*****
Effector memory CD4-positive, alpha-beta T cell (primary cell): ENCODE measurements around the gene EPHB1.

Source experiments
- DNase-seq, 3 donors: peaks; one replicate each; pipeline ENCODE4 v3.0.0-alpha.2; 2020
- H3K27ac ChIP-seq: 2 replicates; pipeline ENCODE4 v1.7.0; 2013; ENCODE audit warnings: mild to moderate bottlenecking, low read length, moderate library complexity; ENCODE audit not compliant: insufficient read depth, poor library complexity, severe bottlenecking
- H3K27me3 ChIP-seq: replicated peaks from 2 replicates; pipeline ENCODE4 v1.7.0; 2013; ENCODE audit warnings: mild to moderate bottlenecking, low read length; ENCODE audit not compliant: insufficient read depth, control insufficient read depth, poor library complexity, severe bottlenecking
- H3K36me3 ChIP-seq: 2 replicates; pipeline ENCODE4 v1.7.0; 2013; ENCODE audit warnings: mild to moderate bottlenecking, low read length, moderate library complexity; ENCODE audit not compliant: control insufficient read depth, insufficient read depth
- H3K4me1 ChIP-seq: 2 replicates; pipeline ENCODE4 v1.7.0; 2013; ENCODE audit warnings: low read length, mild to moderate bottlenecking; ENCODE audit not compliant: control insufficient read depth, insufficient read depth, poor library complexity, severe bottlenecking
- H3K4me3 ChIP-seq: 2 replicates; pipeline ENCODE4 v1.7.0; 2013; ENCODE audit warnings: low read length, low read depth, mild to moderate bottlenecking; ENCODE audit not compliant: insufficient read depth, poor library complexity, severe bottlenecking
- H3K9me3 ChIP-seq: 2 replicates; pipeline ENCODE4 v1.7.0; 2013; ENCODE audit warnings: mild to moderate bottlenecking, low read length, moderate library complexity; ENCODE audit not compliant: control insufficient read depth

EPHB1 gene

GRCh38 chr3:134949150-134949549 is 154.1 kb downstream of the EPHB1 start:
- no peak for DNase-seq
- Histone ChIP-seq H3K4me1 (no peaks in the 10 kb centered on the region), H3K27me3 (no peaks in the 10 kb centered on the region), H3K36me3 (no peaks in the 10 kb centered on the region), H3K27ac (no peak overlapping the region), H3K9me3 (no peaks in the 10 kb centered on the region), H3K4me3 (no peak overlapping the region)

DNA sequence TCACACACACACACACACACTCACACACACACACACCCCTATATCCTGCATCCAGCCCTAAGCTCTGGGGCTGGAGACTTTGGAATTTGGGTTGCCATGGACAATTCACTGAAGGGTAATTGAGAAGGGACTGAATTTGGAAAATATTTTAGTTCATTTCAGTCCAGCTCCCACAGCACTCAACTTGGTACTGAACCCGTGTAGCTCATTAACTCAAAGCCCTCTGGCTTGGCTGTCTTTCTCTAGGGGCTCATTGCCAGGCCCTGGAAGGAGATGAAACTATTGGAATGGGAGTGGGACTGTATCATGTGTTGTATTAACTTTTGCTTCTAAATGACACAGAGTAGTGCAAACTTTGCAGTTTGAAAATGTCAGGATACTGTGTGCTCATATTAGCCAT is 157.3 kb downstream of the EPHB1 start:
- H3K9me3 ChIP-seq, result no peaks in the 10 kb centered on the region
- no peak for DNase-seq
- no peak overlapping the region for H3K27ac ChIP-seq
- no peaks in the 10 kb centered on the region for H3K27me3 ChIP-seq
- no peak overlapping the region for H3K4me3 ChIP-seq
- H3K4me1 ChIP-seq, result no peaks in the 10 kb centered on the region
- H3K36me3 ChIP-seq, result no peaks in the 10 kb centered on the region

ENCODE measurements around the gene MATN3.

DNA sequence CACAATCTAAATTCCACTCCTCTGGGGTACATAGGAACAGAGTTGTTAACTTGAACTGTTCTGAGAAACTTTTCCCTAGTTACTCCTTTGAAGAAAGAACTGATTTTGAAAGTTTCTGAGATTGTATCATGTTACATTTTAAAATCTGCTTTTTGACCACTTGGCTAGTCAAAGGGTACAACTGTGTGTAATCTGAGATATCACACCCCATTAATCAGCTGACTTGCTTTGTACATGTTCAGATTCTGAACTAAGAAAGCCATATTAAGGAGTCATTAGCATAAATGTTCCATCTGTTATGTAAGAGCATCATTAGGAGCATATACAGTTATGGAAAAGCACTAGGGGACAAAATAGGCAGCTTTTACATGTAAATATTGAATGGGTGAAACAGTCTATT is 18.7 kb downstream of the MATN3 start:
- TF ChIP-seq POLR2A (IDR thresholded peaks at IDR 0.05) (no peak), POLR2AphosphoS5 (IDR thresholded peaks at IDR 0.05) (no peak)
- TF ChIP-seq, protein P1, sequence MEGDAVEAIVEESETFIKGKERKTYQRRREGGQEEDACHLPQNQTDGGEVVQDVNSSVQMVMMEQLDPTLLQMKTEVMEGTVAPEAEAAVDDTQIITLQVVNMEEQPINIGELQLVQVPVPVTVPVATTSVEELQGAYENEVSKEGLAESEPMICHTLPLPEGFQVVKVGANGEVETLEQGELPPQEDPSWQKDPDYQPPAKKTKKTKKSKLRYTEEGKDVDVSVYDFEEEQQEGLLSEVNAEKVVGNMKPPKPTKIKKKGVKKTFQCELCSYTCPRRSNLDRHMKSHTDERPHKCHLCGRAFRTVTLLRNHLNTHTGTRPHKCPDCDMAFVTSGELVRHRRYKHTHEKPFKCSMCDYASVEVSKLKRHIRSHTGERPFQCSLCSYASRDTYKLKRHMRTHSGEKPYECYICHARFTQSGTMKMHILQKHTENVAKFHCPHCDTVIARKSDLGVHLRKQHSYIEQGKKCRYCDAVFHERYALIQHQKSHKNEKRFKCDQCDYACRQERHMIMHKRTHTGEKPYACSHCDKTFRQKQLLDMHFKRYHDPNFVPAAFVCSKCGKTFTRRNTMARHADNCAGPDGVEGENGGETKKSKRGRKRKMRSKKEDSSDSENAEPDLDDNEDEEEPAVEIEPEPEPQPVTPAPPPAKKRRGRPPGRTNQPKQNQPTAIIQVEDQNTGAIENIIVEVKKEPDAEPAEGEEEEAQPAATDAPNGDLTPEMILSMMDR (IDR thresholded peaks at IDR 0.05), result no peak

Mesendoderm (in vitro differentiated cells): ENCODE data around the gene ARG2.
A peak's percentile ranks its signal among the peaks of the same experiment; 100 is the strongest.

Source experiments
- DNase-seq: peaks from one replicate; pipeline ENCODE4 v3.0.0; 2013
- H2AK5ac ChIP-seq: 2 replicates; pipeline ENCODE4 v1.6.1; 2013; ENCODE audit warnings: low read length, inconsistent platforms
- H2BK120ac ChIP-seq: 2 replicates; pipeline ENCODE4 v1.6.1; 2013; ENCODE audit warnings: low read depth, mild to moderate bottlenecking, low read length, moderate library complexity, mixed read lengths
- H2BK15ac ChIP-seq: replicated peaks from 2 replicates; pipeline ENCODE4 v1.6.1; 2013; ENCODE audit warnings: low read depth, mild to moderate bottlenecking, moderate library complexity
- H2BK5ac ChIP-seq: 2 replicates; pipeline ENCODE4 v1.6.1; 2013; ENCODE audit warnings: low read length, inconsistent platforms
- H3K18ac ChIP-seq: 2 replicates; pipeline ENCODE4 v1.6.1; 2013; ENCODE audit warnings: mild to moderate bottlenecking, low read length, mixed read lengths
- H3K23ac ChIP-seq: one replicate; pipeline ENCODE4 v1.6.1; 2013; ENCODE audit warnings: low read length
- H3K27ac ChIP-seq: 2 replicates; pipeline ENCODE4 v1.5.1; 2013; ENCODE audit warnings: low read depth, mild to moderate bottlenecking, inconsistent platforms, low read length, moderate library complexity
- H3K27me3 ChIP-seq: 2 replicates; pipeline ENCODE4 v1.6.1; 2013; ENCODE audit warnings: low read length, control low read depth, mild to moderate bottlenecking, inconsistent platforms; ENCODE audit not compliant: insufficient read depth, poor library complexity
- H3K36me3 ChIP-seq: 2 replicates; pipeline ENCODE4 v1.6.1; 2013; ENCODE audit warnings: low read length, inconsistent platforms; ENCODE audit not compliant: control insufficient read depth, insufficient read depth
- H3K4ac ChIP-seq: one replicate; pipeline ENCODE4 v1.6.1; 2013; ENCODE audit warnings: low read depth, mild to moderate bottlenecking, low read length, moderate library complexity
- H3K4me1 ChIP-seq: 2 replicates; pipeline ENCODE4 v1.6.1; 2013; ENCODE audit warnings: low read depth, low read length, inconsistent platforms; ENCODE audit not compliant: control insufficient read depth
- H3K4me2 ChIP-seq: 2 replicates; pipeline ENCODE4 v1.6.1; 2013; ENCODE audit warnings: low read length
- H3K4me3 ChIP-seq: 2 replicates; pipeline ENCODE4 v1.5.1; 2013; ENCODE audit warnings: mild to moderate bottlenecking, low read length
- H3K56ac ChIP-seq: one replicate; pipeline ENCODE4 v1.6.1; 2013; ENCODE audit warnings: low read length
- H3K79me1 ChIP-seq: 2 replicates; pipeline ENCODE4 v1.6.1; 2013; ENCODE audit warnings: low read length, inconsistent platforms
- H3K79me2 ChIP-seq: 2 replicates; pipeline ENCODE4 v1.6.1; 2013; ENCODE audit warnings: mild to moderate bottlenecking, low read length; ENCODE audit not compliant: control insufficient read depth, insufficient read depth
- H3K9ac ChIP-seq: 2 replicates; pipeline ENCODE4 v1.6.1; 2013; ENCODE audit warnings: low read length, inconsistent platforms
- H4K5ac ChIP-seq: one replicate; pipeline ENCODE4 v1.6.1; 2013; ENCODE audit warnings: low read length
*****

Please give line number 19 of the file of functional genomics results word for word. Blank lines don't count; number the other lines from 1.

- no peak overlapping the region for H3K4me3 ChIP-seq